So the result is writers tend to make the action heroine invincible, never getting brutalized in the same way as a man in the same position would be (or worse, given certain realities about villains). The problem with that is invincible heroes or heroines just aren't interesting. Sure, she's brave. It's easy to be brave when you never have to worry about enduring pain. They know they'll sell more copies with T&A than with compelling story.

Just to get things started, you're forgetting that back when Die Hard came out, Bruce Willis was quite a hit with the ladies. Similarly, Mel Gibson's been depicted as having been shot (repeatedly), stabbed, tortured (at least 4 times), and hit by cars during his run as a major league sex symbol. So I'm not sure you're on the right track there.

Yes, that's true. But the target market of Die Hard and Lethal Weapon was not the demographic that thought of Willis and Gibson in that way. The typical viewer didn't want to schtupp Willis or Gibson, they wanted to be McClane or Riggs. Yes, I'm sure there were exceptions, but the target market was straight men who like to see things blow up.

By contrast, the target market of Tomb Raider was the same target market as the one for Die Hard and Lethal Weapon. That market wasn't intended to identify with Lara Croft, but to ogle her.

Jack Random wrote:

I think the lack of female abuse in films and games is less a result of T&A-ing things up (though they can be), and more that many people a have a very strong reaction to seeing a woman in certain circumstances.

You can have a heroine endure hardship just fine, but beating one up a-la John McClane makes people uncomfortable for reasons that have nothing to do with sex-potting a female star. It may be cultural, or it could just be good old fashioned genetics, but there is something that makes people (though I can only speak for males) extremely uncomfortable and sometimes borderline angry when they see a woman (or something representing a woman) being brutalized. People generally don't have that sort of reaction to men in the same situation.

I don't dispute that at all. It's the other primary reason why we don't see this sort of movie very often, and when we do it's often a critical or commercial failure (what kind of numbers did G.I. Jane do again?) I didn't get into it because my post already ran overlong and some people get touchy when discussing evolutionary behavior models.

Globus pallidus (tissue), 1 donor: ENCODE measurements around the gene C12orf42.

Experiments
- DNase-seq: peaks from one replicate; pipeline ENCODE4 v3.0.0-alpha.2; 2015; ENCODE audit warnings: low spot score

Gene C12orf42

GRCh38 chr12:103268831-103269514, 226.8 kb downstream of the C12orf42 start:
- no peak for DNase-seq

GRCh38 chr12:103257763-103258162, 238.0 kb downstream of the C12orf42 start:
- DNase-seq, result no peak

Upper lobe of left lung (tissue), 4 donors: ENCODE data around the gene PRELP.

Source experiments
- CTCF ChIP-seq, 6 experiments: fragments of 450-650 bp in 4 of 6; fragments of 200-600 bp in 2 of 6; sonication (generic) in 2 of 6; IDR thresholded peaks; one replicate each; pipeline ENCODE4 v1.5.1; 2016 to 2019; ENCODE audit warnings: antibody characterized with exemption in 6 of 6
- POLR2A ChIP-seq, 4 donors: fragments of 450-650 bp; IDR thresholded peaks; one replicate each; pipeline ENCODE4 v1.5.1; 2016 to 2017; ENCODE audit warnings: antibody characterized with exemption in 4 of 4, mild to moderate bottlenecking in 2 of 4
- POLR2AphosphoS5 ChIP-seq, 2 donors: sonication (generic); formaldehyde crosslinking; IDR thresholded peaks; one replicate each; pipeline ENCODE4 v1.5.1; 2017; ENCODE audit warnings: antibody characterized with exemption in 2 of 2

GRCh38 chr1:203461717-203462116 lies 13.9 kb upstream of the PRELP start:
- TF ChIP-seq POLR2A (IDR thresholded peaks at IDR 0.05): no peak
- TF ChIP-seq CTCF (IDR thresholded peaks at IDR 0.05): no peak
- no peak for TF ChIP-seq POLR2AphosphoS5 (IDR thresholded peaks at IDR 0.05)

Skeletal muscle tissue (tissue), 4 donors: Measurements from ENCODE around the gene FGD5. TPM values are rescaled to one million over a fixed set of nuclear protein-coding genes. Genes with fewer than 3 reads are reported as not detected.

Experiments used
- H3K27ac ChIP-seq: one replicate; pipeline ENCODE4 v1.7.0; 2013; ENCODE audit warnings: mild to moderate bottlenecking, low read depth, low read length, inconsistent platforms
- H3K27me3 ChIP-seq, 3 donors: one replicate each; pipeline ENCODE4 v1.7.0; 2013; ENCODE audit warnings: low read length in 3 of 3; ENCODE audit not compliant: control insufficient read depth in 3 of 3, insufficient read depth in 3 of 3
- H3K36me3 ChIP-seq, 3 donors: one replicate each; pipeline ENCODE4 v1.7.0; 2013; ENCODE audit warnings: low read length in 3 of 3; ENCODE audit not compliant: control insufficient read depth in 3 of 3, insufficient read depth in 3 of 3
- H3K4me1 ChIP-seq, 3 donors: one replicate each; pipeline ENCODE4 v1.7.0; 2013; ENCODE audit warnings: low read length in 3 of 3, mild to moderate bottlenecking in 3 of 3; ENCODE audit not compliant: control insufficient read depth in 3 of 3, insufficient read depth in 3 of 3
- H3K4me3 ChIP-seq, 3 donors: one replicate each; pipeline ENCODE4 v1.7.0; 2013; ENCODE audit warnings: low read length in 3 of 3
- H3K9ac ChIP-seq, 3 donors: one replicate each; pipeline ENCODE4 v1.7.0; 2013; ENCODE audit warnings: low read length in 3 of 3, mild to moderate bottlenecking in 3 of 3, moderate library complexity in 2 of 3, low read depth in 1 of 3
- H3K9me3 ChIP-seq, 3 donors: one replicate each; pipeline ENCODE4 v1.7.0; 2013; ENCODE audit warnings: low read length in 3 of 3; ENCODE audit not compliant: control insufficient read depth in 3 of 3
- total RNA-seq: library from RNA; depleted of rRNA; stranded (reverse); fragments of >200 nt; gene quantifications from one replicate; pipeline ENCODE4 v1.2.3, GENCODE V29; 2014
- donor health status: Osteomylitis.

But anyway you slice it, for now at any rate, movie and game makers who put female characters in positions to get brutalized open themselves up to charges of misogyny. That may be unfair, but people have the perceptions they have.

This could be changing with the rise of the torture porn genre of movies. But I wouldn't necessarily call that an improvement over the current status quo.

Good article. I can understand where you're coming from. Maybe. Let's face it, I can get the gist of where you're coming from, but being male and having only my own experience to draw from, its not the same and insight is always appreciated.

Jack had a point, too, about that protectiveness of the opposite gender. For me, I immediately thought of the scene in True Romance where Patricia Arquette gets mauled by James Gandolfini. Watching that at 15, I was definately squirming in my seat in Aaron Reider's basement. I'd never seen anything like that before, so how did I feel such savage pleasure when she fought back and killed him? I had already seen Die Hard by then but didn't feel as vindicated when McClane hung Karl from the chain at the end of a brutal, almost one-sided fight. Maybe it is instictive. I don't know.

As cool as I found God of War to be, I do think its a bit tragic that we accept Kratos' face smashing, spine cutting ways more BECAUSE he's male. Does that mean that deep down all men are capable of such gorefests? Are we ticking time bombs of vengeance just waiting for the right tragedy to set us off? I certainly hope not.

Things to ponder. Thanks Mom.

I've got a little bit of a different view on this, probably partially due to my history. Put short, I've known a lot of incredibly psychotic and capable women that have been very attractive. So the idea that "That's just not how women act" never really clicked with me. I also handle protectiveness different than most people. I'm very, VERY protective of just about everyone. I always have been. With all that, movies have a hard time making me uncomfortable. Same with games.

I've also been in a couple of real-life situations not terribly different. End result was a hell of a mess, and just about everyone ended up pretty beat up. (Out of the four of us, I was the only male, and five male assailants.) That probably did a lot to straighten out my gender views. (Put it this way, I was the only one _without_ a rank in some form of matrial art.) Seeing a 5'2 girl that wouldn't normally hurt a fly very nearly rip someone's arm off is... enlightening.

The more I think about it, it's far more of a human trait than anything else. Protection, revenge, what have you, humans are the only species that _would_ do something like that. I can name a few people right off the top of my head that would channel Kratos in a similar situation. I'm the only guy. And all things considered, I'm least likely to succeed.

I don't really have much to add to this. Just wanted to pop in and say that i really enjoyed the article and that i felt it was one of the better ones on the front page for a while now. Cool stuff!

Also, Mr. Greenbrier has some good points.

That is all...